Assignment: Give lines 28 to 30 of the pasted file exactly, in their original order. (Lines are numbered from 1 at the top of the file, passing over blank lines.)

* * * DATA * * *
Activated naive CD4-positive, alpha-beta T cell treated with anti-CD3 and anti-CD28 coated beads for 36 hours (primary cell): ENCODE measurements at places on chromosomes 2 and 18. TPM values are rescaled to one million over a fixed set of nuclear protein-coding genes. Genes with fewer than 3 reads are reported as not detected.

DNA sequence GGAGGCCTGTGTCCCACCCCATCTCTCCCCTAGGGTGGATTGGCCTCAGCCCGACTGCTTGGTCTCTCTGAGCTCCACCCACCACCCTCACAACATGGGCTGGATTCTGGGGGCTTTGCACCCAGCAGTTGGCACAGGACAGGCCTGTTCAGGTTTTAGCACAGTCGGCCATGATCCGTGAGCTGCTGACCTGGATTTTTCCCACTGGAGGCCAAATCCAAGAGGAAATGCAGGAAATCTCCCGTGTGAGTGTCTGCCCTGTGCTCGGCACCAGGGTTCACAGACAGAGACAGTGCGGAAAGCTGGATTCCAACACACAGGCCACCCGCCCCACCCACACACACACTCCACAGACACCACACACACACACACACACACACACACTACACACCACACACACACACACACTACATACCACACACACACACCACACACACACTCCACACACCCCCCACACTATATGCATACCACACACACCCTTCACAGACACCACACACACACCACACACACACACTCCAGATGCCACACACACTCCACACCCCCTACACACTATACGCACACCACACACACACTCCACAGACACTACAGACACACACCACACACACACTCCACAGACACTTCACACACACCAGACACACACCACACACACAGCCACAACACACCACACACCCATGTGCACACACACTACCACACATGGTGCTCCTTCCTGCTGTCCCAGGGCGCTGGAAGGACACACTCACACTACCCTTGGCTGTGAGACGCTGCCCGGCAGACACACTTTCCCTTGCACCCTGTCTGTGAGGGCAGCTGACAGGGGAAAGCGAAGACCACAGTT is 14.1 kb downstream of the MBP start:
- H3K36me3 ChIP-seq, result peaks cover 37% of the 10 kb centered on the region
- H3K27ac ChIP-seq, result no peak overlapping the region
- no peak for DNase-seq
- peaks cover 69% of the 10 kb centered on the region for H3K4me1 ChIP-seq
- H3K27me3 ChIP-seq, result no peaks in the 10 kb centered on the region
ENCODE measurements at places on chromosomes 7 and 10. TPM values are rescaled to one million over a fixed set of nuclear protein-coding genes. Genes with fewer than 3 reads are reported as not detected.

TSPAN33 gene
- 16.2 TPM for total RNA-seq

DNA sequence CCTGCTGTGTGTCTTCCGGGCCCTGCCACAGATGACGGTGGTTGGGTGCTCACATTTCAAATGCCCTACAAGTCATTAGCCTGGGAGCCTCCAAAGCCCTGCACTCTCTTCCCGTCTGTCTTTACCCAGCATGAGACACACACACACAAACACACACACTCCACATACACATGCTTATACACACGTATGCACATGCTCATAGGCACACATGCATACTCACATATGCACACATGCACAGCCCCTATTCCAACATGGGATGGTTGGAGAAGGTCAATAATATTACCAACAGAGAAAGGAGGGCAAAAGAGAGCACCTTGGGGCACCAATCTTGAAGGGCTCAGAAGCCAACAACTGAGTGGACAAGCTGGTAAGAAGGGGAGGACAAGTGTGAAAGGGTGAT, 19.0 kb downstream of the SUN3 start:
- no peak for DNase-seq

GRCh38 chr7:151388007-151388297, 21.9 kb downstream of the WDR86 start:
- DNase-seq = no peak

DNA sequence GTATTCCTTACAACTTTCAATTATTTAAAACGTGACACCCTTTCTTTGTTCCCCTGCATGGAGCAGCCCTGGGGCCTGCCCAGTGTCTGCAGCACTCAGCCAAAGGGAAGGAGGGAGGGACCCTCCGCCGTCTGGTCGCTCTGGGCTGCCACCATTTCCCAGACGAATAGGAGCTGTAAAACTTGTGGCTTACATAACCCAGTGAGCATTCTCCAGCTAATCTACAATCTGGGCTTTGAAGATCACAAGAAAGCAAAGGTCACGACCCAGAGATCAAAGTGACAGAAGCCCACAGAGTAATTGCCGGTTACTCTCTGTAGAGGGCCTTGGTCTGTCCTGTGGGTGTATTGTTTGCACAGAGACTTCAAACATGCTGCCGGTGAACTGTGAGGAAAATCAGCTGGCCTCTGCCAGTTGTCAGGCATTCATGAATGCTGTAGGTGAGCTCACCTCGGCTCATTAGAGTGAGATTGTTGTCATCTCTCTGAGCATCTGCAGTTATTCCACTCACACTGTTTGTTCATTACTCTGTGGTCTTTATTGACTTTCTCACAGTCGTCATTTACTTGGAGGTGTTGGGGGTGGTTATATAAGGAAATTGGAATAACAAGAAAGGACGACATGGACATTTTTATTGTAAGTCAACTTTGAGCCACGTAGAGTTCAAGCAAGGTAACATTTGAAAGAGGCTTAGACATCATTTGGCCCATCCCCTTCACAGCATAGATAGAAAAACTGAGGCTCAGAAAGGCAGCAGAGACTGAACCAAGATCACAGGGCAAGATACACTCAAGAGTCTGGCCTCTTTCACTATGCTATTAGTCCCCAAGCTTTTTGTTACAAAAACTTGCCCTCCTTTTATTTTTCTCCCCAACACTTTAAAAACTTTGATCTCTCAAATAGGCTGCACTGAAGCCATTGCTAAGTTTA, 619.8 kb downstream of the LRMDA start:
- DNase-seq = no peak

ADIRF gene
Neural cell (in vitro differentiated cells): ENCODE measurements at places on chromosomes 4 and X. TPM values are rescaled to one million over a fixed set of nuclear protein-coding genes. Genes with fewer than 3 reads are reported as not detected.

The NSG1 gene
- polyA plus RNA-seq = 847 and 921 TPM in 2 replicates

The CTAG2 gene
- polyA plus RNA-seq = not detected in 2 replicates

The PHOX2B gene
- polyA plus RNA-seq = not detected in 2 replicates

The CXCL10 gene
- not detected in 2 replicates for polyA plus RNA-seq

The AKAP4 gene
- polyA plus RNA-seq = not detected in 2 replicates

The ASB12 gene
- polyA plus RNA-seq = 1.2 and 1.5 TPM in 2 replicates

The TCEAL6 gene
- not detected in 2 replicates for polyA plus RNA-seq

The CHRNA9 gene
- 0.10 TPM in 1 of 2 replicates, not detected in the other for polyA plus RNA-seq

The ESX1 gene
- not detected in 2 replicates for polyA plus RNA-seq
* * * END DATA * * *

- polyA plus RNA-seq = not detected in 2 replicates

The ASB12 gene
- polyA plus RNA-seq = 1.2 and 1.5 TPM in 2 replicates